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Carter's View

The owners of the former Rogers Peet & Co. commercial building on the northeast corner at 41st Street at 485 Fifth Avenue directly across from the New York Public Library are reconsidering its conversion to residential condominiums, according to a source familiar with the project.

The owners are Belfonti Capital Partners and the Carlyle Group.

The property was acquired from Tri-Realty Management Corporation for a price reported to be about $88 million and the owners announced they would add four floors to the brown-brick, 10-story building. The plans called for the creation of 104 residential condominium apartments and 26,000 square feet of retail space.

The source indicated that the reconsideration reflected the current "hot" market for hotel properties in comparison with the highly competitive residential condominium market, but added that no decision has yet been made and that no communication has been made between the owners and people who had made deposits on about half of the units already. In an article by Braden Keil in today's edition of The New York Post indicated that the owners were "returning deposits," but no deposits have been returned, according to the source.

A decision was expected in the near future, they added.

Designer Peter Som was retained for the interiors.

The building has a three-story limestone base and two-story-high limestone pilasters on its top two floors and an attractive cornice. Its upper floors along the avenue offer impressive views of Bryant Park and its surroundings.

Belfonti Capital Partners, a subsidiary of Belfonti Associates of Hamden, Connecticut, recently opened an office in the city and is also converting the building at 260 Park Avenue South.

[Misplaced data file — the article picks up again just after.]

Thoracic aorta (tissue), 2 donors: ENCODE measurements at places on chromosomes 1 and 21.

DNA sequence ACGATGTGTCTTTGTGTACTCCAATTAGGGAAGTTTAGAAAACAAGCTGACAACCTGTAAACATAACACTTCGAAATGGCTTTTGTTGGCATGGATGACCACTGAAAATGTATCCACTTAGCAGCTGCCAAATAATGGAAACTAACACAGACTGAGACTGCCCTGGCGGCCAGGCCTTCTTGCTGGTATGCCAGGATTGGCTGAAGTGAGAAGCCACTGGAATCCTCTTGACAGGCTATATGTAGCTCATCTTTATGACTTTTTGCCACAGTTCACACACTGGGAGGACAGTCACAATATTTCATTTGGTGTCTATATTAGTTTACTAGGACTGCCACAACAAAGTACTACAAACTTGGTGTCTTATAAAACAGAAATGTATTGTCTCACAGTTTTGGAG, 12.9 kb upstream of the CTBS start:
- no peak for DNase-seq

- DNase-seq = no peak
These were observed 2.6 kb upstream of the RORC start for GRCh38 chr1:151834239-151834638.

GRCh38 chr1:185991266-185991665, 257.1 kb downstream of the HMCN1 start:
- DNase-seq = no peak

Last May, the building, which was for many years occupied by Rogers, Peet & Co., a clothing store, was sold by Tommy Hilfiger U.S.A., Inc., in a transaction it valued "at approximately $48 million." The Tommy Hilfiger concern had previously announced it was relocating from the building to the Starrett-Lehigh Building at 601 West 26th Street.

The building is the latest of several major residential developments on Fifth Avenue south of 42nd Street and around Bryant Park. Others include 425 Fifth Avenue at 38th Street and projects in various stages of construction at 400 Fifth Avenue and 325 Fifth Avenue as well as Bryant Park Tower on the Avenue of Americas at 39th Street and 1450 Broadway.

According to a January 4, 2005 in The Daily Fashion, "the interior sections of the building are being rebuilt from the ground up" and "there will be an interior garden and four glass penthouses" that will have about 3,000 square feet of outdoor space. The article also said that the lobby "will boast a massive staircase that will feature steel railing shaped in the form of one of Som's fabric patterns - a flowery, black and white one, to be exact."

Mr. Som, who is of Chinese descent, grew up in San Francisco and both his parents were architects. He studied at Connecticut College and graduated from the Parsons School of Design and worked for Bill Blass, Michael Kors and Calvin Klein and his debut fashion collection was presented in the fall of 1999.

The building has high ceilings and the residential conversion included JDCC, a concierge service including catering by Serena Bass, a private club with screening room, fitness center and wine cellar and fireplaces in the penthouses.

One-bedroom apartments ranged in size from 651 to 865 square feet and in price from about $795,000 to $1,174,750. Two bedroom apartments ranged in size from 1,309 to 1,533 square feet and in price from $1,625,000 to $2,245,000. One penthouse with three bedrooms, three-and-a-half baths, a terrace and 2,395 square feet was priced at $4,960,000. Another penthouse with the same number of bedrooms and baths, but a terrace and a balcony and 3,459 square feet was priced at $7,000,000.
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Architecture Critic Carter Horsley Since 1997, Carter B. Horsley has been the editorial director of CityRealty. He began his journalistic career at The New York Times in 1961 where he spent 26 years as a reporter specializing in real estate & architectural news. In 1987, he became the architecture critic and real estate editor of The New York Post.